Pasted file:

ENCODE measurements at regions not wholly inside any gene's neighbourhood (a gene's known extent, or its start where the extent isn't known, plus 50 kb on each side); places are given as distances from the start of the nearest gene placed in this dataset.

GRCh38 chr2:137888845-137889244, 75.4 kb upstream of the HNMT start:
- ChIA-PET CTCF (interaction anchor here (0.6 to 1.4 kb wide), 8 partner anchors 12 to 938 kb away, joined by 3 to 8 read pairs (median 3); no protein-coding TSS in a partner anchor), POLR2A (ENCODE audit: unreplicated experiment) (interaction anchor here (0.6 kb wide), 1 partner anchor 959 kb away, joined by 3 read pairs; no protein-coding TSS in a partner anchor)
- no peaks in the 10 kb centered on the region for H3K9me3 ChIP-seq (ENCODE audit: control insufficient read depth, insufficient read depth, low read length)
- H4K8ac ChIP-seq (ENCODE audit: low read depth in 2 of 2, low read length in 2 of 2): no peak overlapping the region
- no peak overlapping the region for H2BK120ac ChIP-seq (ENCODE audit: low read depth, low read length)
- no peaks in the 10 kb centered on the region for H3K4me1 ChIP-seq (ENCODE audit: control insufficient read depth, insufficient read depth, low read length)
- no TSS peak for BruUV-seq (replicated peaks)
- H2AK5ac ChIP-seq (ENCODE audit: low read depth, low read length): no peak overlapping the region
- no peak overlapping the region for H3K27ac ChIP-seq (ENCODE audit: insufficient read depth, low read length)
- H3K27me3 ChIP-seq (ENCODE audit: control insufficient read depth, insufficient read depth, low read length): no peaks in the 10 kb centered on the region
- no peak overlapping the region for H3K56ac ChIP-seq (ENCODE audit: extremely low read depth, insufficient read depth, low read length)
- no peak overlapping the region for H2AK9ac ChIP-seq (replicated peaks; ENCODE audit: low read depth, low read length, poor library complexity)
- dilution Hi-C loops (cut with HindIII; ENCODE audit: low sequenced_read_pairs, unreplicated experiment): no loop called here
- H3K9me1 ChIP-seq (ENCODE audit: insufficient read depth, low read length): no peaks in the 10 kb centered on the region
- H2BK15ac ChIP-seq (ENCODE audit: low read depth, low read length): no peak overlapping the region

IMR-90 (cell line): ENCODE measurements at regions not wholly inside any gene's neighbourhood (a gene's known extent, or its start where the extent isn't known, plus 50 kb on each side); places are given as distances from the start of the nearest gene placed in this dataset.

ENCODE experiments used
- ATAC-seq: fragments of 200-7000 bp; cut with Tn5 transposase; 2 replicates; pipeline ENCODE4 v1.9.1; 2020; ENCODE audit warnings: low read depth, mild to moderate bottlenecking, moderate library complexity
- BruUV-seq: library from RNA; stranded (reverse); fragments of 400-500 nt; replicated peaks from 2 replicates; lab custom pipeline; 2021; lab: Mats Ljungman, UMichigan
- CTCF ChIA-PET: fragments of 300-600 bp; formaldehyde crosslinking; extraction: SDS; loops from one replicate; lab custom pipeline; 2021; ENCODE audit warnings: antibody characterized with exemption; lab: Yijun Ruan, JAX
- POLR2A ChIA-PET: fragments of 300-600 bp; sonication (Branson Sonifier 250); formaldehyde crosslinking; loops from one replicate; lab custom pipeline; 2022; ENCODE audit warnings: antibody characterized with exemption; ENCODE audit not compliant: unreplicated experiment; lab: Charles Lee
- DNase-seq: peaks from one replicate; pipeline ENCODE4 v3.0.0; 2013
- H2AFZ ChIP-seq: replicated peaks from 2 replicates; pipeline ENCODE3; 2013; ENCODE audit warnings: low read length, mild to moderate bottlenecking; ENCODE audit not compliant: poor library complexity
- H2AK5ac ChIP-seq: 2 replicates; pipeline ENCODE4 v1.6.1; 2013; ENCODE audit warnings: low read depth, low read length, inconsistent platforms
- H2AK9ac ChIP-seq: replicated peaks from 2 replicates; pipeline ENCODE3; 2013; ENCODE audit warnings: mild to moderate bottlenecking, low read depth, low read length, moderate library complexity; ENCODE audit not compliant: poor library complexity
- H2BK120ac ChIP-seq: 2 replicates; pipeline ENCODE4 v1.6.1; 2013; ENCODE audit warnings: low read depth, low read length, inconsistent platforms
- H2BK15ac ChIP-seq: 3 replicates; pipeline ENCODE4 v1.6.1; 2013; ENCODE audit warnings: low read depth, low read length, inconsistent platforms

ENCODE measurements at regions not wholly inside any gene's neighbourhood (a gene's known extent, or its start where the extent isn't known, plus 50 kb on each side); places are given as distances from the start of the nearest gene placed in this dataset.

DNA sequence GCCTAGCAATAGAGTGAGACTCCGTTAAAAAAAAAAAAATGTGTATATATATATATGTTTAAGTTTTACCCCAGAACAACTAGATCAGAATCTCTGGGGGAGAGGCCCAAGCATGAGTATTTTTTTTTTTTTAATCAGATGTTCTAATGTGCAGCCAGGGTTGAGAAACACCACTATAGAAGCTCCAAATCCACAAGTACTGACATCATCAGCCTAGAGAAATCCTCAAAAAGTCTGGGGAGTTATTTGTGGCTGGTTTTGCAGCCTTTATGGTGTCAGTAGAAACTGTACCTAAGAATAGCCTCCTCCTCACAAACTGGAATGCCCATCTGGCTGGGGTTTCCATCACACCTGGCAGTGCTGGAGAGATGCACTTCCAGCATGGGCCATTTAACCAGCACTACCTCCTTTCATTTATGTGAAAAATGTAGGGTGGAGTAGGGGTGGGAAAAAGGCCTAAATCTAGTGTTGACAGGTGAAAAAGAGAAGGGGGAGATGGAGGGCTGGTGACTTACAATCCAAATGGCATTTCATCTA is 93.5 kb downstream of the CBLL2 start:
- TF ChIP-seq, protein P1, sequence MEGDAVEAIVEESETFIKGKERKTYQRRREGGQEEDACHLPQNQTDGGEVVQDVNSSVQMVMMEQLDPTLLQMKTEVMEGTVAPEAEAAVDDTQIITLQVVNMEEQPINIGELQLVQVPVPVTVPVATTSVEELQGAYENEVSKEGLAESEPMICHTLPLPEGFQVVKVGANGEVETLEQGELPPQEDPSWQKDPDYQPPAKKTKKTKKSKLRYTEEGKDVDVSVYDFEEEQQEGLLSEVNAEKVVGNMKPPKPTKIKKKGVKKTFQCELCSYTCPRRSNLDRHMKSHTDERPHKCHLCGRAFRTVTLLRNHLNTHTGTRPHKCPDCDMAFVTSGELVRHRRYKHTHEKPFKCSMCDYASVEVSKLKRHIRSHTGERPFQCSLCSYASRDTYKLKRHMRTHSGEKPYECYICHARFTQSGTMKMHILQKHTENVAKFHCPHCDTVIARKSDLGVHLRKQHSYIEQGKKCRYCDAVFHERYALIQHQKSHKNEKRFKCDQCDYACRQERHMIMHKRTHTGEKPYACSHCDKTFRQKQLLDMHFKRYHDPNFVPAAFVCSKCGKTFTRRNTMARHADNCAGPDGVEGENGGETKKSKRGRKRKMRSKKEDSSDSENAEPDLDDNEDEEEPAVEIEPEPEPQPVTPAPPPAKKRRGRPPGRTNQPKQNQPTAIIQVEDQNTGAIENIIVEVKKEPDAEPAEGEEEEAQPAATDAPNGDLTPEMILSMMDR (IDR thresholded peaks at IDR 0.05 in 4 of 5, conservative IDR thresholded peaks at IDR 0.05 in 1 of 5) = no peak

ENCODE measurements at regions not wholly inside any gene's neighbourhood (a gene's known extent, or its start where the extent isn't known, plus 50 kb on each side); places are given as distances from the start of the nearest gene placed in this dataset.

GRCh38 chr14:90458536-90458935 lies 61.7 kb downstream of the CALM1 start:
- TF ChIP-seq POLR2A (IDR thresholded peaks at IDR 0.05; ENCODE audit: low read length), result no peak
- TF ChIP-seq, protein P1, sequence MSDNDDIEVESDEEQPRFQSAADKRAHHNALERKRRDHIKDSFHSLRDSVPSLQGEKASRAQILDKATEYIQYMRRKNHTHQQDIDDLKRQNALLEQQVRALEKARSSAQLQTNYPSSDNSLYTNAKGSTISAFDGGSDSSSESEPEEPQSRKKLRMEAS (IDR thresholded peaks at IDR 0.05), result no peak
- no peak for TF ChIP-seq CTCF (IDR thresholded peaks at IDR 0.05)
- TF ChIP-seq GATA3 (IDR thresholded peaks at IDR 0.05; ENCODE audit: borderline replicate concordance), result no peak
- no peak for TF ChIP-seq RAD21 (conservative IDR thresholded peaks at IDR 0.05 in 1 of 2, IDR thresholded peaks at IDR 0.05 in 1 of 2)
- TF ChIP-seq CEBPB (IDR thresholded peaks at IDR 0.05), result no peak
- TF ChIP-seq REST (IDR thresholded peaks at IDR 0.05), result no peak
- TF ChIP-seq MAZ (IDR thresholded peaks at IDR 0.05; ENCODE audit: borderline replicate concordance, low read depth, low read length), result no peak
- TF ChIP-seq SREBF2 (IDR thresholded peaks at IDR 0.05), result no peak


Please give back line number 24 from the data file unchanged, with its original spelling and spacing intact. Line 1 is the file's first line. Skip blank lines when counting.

- H2AFZ ChIP-seq: replicated peaks from 2 replicates; pipeline ENCODE3; 2013; ENCODE audit warnings: low read length, mild to moderate bottlenecking; ENCODE audit not compliant: poor library complexity